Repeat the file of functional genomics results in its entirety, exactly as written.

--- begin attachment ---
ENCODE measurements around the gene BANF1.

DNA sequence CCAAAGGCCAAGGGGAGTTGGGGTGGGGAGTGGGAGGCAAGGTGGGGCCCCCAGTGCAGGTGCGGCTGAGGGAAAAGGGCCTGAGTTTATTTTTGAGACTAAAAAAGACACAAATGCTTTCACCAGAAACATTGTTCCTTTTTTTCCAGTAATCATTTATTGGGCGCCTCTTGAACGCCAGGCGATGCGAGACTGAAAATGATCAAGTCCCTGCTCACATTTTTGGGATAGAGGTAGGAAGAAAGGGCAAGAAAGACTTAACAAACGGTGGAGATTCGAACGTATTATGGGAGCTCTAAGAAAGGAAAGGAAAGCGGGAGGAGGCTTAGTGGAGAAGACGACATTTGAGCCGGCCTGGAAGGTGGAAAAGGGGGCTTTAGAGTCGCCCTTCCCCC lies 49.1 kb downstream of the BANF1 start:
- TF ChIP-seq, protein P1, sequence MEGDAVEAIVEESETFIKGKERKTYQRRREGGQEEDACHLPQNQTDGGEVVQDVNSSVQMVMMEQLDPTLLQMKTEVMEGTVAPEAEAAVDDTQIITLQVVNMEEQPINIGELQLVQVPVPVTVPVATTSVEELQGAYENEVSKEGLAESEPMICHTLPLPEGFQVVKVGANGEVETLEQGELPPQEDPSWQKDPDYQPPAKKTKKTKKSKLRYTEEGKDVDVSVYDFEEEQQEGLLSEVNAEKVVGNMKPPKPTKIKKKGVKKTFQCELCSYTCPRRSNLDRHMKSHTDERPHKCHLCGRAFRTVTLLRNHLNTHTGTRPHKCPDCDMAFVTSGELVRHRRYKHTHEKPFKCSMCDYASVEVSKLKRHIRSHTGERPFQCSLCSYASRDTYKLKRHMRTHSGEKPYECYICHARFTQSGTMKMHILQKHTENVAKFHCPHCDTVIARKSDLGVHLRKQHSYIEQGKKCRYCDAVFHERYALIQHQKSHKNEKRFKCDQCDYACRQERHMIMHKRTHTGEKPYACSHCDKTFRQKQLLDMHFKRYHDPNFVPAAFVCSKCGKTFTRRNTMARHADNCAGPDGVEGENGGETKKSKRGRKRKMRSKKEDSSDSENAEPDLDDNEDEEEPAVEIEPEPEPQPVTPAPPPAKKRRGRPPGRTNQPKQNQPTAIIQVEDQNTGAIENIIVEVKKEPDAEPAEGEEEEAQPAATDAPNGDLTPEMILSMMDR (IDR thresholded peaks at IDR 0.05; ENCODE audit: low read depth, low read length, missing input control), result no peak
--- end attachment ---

ENCODE measurements around the gene BANF1.

DNA sequence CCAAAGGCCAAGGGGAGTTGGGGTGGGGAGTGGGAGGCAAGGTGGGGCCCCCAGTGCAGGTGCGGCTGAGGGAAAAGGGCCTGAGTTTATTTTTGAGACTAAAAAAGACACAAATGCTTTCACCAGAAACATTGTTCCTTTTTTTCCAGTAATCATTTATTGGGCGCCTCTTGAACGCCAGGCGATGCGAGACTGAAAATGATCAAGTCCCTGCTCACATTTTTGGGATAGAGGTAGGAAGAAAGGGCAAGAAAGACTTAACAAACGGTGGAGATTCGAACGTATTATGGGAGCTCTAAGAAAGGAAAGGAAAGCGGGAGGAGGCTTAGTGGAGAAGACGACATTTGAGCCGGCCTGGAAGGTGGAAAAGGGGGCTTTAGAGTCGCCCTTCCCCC lies 49.1 kb downstream of the BANF1 start:
- TF ChIP-seq, protein P1, sequence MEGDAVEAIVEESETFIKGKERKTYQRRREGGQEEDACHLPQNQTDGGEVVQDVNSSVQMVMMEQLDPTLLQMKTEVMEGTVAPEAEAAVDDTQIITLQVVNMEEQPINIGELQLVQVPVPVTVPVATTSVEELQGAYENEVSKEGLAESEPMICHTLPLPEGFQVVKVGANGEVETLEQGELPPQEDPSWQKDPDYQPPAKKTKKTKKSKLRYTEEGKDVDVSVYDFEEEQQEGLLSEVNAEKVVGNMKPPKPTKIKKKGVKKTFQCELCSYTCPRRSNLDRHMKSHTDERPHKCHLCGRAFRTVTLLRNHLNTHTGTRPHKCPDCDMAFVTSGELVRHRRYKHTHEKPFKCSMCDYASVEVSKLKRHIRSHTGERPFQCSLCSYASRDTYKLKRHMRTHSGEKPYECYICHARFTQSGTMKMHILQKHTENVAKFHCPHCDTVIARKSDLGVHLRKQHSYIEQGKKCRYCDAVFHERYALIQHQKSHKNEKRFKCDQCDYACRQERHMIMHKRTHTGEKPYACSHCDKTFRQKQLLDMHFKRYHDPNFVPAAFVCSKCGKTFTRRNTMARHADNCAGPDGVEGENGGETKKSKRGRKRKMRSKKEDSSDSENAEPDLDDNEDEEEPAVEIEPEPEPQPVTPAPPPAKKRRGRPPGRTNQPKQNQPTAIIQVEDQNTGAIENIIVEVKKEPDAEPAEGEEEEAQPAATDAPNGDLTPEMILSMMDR (IDR thresholded peaks at IDR 0.05; ENCODE audit: low read depth, low read length, missing input control), result no peak